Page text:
Boom and Bust: Bird Stories for a Dry Country
Winner of the 2009 Whitley Medal
In Boom and Bust, the authors draw on the natural history of Australia’s charismatic birds to explore the relations between fauna, people and environment. They consider changing ideas about deserts and how these have helped to understand birds and their behavior in this driest of continents.
The book describes the responses of animals and plants to environmental variability and stress. It is also a cultural concept, capturing the patterns of change wrought by humans in Australia, where culture began shaping the landscape about 55,000 years ago as ecosystems responded to Aboriginal management. In 1788, the British settlement brought, almost simultaneously, both agricultural and industrial revolutions to a land previously managed by fire for hunting. How have birds responded to this second dramatic invasion?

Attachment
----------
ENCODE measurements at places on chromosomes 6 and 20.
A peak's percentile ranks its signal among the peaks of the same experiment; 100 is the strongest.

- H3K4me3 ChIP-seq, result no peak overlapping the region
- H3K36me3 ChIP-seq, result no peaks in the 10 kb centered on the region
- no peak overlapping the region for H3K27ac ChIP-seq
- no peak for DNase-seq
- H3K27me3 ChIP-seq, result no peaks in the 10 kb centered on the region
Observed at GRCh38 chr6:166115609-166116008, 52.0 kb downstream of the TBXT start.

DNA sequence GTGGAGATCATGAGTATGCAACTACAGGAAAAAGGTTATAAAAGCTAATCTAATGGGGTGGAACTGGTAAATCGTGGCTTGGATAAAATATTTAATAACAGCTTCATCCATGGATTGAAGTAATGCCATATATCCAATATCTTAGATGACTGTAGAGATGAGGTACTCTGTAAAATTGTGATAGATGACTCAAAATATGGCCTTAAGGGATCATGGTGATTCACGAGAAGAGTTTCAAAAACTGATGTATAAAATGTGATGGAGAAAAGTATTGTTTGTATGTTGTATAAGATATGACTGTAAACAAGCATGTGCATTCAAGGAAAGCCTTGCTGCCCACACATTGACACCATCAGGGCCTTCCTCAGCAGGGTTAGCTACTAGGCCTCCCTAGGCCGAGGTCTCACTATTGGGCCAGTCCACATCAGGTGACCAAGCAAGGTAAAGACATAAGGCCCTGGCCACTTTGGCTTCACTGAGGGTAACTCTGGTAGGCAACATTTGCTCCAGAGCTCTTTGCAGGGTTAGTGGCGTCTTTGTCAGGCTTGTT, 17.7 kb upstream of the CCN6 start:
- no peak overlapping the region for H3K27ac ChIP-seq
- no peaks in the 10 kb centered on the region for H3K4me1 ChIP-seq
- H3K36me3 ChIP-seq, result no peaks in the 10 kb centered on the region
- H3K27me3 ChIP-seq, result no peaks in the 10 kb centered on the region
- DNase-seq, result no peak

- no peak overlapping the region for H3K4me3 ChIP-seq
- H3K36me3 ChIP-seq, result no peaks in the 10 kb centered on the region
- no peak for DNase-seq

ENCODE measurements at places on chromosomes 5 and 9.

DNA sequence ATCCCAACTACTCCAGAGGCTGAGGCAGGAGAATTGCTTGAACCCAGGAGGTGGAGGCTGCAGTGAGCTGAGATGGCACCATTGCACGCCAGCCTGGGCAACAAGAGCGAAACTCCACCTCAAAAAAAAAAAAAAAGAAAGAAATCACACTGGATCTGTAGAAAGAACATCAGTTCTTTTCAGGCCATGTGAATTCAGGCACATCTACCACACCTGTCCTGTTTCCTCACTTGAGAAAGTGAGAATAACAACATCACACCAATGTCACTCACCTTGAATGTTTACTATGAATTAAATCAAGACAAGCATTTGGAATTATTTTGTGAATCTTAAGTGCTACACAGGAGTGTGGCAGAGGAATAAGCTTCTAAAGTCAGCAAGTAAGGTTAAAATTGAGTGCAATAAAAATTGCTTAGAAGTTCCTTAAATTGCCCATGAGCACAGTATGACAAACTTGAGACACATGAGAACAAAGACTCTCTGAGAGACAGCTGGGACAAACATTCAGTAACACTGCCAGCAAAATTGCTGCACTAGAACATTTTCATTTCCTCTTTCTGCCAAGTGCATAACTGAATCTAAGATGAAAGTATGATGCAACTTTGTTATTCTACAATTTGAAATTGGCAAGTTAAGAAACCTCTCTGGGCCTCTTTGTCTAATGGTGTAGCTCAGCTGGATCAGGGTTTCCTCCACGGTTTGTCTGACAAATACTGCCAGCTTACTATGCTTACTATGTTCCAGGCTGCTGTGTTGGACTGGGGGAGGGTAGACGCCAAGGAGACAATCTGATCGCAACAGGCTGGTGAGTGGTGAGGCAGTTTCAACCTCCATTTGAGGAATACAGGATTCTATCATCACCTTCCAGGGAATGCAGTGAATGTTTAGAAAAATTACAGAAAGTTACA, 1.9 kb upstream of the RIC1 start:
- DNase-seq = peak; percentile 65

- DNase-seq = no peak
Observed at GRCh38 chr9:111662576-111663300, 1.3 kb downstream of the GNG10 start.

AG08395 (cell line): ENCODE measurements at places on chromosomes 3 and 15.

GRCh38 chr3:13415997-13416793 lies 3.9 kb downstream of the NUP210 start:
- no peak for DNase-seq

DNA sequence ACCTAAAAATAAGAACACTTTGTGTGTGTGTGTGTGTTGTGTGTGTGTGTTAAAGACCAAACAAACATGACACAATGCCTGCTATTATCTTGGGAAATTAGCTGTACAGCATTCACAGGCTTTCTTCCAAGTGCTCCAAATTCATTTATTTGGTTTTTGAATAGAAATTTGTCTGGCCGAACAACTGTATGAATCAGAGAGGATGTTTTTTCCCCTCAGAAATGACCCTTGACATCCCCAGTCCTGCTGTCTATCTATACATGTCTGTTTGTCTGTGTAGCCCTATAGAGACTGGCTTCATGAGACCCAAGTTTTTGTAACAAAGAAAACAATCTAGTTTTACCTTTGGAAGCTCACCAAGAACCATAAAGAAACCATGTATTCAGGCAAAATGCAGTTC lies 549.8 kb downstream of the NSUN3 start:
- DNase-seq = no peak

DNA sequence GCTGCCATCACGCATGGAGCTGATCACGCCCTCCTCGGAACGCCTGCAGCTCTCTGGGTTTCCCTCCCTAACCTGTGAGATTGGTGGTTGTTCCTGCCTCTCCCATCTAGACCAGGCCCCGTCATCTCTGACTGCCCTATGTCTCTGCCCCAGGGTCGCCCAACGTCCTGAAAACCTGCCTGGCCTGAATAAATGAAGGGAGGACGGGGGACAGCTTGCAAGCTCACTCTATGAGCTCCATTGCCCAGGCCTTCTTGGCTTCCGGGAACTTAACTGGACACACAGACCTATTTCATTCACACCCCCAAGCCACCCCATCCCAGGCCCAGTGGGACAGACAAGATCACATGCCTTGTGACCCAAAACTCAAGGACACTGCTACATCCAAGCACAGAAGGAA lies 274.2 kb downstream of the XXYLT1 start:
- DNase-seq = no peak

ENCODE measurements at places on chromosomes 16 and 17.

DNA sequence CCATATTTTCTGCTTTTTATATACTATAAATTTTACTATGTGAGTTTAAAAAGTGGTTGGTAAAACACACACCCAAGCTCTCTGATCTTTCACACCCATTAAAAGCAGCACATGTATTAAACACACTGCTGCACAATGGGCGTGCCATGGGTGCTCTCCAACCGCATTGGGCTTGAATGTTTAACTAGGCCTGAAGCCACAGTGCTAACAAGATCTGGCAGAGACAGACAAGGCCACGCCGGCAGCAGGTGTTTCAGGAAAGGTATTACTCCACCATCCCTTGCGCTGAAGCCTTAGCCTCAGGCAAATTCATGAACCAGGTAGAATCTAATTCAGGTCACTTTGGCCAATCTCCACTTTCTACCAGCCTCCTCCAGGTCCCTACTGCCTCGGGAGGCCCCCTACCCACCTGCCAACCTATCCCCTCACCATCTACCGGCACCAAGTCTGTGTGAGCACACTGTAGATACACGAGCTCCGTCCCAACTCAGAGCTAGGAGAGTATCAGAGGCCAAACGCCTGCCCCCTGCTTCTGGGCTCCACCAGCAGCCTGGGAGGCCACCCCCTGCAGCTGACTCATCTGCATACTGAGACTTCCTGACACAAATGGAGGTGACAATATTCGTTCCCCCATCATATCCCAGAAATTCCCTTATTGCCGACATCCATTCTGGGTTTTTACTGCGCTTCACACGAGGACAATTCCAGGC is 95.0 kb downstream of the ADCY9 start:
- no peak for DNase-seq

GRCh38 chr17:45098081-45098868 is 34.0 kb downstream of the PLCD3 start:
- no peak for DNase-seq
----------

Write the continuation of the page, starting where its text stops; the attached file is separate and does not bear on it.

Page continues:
Boom and Bust is also a tool for understanding global change. How can Australians in the 21st century better understand how to continue to live on this land as its conditions dynamically unfold in response to the major anthropogenic changes to the whole Earth system? This interdisciplinary collection is written in a straightforward and accessible style. Many of the writers are practicing field specialists, and have woven their personal field work into the stories they tell about the birds.